Friday, April 29, 2016

My First Craft Bazaar!

Pin It I have been sharing with you some of my research and work on figuring out how to sell some of the stuff I make.  Making is very much ingrain in me.  It is part of who I am and I have been sewing and crocheting as a creative outlet and a stress reliever for many years.  Making for others was quite a challenge.

home goods and decor

I needed to approach the process differently.  Instead of creating simply to please me, I needed to also incorporate thought about what would please others.  Since I sew for a pre-teen girl, this is not an entirely new concept, but the scale in which I thought certainly changed.

Being that this was being advertised as a 'spring' bazaar, I thought I should make the colors quite light and spring like.  I also was drawn to fabrics and yarns that had elements of the new Pantone colors of the year; serenity and rose quartz.

home goods and decor

My oldest daughter got in the act too. She made some bag charms out of her collection of beads and small plastic animals.  She actually sold two and when we have a garage sale later this year, she plans to set of a table with her charms to see if she can sell more.  She of course gets the money from her work.

I intended for the aprons to be my main items.  But I ended up only making six.  They still were my most expensive item and they certainly are pretty.  I used my dress form to display one and I think that did class up my booth considerably.

home goods and decor

Surprisingly, the baskets were the items that I had the most fun making.  I found it to be incredibly soothing to continually stitch around each basket.  Work has been quite stressful and this was the perfect way to relax in the evening ... it did not even feel like work.

home goods and decor

My mother even sent me a few things that she thought would round out my display.  She made quilt pieced snack mats (a mini version of a place mat for a cookie and coffee) and some micro-bowls (a 100% cotton fabric bowl to place your dish in for a quick re-heating in the microwave; a bowl shaped hot-pad),

home goods and decor

So how did I do trying to sell all this loot?  Well OK.  I did not have a lot of traffic to my table, but I did make a few sales and a lot of people seemed genuinely interested.  And frankly I had a blast just chatting it up with the people walking by and the other vendors.

So what now?  I am not exactly sure but I had enough fun that I am sure that I will figure out another way to sell my goods.  Of course I will let you all know once I have figured it out.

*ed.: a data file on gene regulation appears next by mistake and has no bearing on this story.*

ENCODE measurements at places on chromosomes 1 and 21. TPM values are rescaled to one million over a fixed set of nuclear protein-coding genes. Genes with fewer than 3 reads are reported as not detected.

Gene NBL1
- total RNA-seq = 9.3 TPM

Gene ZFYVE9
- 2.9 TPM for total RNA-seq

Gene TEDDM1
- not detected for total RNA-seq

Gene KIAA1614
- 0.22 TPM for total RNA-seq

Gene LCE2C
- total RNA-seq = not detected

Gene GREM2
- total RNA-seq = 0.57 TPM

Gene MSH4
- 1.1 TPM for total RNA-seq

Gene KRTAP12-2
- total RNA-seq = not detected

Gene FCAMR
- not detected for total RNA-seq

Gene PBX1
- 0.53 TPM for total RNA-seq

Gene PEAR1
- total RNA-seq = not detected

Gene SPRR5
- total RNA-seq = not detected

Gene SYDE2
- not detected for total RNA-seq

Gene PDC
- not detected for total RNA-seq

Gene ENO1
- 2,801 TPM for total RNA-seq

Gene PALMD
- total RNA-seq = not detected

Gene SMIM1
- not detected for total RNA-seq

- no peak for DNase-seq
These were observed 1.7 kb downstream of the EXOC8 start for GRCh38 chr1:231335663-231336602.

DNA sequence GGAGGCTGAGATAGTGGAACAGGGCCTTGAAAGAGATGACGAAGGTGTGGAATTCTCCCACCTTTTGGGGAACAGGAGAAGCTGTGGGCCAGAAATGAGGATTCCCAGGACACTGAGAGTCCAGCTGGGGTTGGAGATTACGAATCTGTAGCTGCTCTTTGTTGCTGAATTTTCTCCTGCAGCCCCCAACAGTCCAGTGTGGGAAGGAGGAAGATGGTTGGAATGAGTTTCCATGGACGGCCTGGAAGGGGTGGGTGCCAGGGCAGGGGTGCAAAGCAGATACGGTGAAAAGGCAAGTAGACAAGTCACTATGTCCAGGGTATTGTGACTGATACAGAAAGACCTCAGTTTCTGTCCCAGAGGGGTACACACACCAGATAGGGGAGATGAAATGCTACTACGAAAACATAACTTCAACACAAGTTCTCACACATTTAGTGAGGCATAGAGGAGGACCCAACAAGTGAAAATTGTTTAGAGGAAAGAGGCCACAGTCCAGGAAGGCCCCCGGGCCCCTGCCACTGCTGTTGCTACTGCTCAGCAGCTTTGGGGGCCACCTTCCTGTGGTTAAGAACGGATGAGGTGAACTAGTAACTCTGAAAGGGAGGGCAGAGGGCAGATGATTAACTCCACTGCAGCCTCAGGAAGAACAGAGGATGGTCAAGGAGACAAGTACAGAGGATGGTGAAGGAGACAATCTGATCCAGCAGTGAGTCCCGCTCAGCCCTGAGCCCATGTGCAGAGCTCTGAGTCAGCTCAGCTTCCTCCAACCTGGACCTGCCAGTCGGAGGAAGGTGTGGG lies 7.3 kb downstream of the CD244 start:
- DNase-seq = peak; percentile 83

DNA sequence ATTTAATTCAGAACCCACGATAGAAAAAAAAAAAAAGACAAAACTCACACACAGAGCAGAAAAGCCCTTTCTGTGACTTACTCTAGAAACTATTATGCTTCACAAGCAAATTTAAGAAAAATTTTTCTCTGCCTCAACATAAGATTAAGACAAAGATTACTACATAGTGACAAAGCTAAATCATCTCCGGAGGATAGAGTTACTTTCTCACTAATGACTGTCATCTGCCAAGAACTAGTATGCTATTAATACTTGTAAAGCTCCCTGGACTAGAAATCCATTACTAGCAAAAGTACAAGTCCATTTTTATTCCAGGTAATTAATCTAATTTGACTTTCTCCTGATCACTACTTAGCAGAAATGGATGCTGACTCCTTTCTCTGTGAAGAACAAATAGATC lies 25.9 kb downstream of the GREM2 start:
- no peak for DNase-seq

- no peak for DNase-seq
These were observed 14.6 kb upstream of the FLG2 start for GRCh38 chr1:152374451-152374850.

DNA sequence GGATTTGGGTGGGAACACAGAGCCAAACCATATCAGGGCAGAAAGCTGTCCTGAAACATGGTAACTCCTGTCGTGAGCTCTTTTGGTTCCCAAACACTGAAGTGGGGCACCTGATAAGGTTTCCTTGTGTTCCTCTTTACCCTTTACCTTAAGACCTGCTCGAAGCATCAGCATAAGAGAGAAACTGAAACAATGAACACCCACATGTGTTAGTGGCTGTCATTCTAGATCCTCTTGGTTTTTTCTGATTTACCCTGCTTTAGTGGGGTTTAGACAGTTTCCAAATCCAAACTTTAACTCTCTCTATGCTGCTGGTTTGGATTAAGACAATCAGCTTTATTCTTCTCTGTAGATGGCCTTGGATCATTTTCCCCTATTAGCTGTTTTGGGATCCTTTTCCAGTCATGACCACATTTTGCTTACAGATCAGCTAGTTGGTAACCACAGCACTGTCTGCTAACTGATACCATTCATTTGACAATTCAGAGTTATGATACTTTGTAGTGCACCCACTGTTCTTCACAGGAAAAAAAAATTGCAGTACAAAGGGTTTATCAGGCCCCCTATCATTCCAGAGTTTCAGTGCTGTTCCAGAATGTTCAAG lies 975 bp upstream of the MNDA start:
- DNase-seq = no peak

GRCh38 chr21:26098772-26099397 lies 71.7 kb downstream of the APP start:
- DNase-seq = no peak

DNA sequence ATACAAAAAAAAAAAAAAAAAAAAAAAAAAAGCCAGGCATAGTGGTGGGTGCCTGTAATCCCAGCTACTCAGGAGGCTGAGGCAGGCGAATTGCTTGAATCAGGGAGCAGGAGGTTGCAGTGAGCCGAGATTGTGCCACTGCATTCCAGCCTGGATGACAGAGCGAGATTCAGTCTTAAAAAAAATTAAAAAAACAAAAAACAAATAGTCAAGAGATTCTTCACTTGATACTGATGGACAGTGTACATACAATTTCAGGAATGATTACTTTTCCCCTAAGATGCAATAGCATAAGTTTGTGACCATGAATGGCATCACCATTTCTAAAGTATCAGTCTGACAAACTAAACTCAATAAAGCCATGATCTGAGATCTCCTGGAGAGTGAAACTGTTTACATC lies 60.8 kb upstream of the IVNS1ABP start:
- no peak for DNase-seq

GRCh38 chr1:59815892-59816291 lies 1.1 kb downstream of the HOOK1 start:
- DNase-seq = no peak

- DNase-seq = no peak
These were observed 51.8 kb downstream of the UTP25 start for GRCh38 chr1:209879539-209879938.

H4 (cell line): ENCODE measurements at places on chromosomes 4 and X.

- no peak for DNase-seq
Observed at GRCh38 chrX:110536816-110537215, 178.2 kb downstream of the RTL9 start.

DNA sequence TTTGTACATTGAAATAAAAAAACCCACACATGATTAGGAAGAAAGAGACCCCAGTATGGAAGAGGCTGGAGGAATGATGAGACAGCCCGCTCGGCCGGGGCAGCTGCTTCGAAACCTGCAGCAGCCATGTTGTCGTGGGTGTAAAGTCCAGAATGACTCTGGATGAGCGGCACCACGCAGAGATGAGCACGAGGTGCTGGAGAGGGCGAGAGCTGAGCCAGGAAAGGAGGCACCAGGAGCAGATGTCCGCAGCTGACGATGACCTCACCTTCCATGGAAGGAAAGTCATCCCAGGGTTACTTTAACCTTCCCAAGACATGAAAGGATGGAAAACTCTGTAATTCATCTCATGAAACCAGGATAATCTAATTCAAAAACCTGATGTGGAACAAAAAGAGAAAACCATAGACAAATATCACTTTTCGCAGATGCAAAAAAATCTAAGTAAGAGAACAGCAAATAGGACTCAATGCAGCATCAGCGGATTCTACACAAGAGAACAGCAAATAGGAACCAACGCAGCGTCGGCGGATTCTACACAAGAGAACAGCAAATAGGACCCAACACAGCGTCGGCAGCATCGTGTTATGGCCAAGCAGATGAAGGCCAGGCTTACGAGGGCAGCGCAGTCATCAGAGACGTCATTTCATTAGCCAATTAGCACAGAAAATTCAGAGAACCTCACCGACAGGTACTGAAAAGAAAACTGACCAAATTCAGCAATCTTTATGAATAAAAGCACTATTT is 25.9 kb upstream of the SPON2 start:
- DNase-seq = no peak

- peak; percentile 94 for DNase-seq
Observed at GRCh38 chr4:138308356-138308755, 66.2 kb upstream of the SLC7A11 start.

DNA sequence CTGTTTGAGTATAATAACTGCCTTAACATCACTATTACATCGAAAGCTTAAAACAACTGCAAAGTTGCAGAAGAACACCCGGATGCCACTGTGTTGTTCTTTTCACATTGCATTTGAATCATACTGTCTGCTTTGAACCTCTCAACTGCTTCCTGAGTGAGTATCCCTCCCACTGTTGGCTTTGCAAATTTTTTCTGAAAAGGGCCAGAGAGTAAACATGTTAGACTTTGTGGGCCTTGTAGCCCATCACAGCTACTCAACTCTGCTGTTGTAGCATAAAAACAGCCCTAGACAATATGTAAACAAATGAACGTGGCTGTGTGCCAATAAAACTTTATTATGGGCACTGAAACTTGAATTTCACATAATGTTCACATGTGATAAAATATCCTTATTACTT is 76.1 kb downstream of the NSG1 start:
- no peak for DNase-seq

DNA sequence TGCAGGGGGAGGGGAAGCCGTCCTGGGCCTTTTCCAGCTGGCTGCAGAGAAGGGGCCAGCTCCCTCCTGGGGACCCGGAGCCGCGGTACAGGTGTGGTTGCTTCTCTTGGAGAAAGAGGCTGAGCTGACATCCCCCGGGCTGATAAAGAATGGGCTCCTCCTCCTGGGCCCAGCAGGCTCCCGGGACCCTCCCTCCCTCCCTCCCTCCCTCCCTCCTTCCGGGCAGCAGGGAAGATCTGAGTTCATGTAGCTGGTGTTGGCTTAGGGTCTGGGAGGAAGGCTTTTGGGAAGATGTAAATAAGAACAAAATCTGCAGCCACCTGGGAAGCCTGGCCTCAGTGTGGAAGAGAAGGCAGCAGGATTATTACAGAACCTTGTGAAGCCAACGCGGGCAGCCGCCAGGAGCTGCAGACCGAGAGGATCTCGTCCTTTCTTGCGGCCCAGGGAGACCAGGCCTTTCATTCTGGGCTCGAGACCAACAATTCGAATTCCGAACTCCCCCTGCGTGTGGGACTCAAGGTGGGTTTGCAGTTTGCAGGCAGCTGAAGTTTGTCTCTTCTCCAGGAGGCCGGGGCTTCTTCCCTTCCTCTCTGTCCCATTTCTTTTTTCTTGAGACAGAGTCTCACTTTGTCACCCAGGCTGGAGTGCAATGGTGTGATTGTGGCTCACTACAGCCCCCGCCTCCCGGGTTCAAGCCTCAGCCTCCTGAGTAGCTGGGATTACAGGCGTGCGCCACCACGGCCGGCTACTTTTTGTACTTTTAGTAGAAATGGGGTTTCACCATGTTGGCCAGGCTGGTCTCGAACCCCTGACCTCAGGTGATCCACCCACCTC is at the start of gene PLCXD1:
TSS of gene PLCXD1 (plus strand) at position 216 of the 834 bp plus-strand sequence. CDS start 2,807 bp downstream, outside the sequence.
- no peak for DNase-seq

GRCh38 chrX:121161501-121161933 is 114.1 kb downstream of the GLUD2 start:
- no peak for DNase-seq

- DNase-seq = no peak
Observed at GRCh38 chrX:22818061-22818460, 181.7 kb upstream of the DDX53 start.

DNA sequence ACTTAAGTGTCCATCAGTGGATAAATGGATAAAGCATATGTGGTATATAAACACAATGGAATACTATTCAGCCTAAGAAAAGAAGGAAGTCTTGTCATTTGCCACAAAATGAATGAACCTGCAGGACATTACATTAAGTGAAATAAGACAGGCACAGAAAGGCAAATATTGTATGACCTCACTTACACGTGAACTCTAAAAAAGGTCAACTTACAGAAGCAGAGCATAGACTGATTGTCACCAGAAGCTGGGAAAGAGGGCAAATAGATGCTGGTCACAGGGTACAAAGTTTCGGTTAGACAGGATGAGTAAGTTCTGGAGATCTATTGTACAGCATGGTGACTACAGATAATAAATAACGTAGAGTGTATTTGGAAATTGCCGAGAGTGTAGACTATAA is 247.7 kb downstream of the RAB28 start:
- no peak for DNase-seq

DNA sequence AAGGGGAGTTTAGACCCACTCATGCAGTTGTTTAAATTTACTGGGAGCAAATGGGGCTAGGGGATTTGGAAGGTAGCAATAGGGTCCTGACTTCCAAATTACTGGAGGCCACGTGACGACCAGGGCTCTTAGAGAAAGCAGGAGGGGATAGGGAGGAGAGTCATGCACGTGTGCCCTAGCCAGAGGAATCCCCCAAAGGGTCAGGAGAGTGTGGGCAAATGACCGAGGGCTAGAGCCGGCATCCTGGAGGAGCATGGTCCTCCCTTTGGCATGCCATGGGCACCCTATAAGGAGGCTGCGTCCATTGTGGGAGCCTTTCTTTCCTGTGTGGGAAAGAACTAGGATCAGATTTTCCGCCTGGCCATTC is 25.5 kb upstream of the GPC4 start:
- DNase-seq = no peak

***UPDATE:  Well, I had been prepping to open an Etsy shop but was a little nervous about being ready so I didn't yet commit.  But hours after posting this I decided to jump in so I now have an Etsy shop.  I will be taking it slow, but who knows what will happen.  I will at least learn a lot.

If you are interested in hearing more from us, there are a couple ways for you to keep in touch!

Thursday, April 14, 2016

If you make an apron, you will have to price it

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On my last post I shared that I am, for the first time, going to try to sell some of my homemade items at a craft bazaar.  The whole idea makes me quite nervous but also excited to see what will happen. So after years of hearing "you could sell this" and blowing people off, what changed?  Well, during the church's holiday bazaar last fall I donated an apron that I made for a raffle.  In doing that simple donation, some people talked to me about selling at the next bazaar.

This was a holiday apron I made.

It was sort of like a "if you give a mouse a cookie" sort of thing.  If you give a bazaar an apron, you will want to make more to sell...

Really?  well, that is what happened with me.

So I bought some fabric and made some aprons.

These were actually the first thing I made for the bazaar.  The baskets came next as they were a fun idea to add to my table.

I bought fabrics in the same coordinating fabric line.  I don't know if that was such a good idea because it limited my variety.  But they are pretty.

So after making the aprons, I needed to figure out pricing.  This is hard.  It is actually one of the reasons I never sold things.  The thing is, people are used to buying things that are made in third world countries and do not really want to pay for things made with an American wage.  Also, since I am not a business working in large scale, the best I can do is use a coupon to buy my supplies; I do not get the price advantage of bulk purchases.

This is my favorite!

I read several articles to help me figure out a fair price for my work that will still make my item attractive to local shoppers.  Etsy actually has several blog posts on this topic.

There are different ways to evaluate this also.  One that is simple is to take your material costs and multiply by 3.  This is so easy.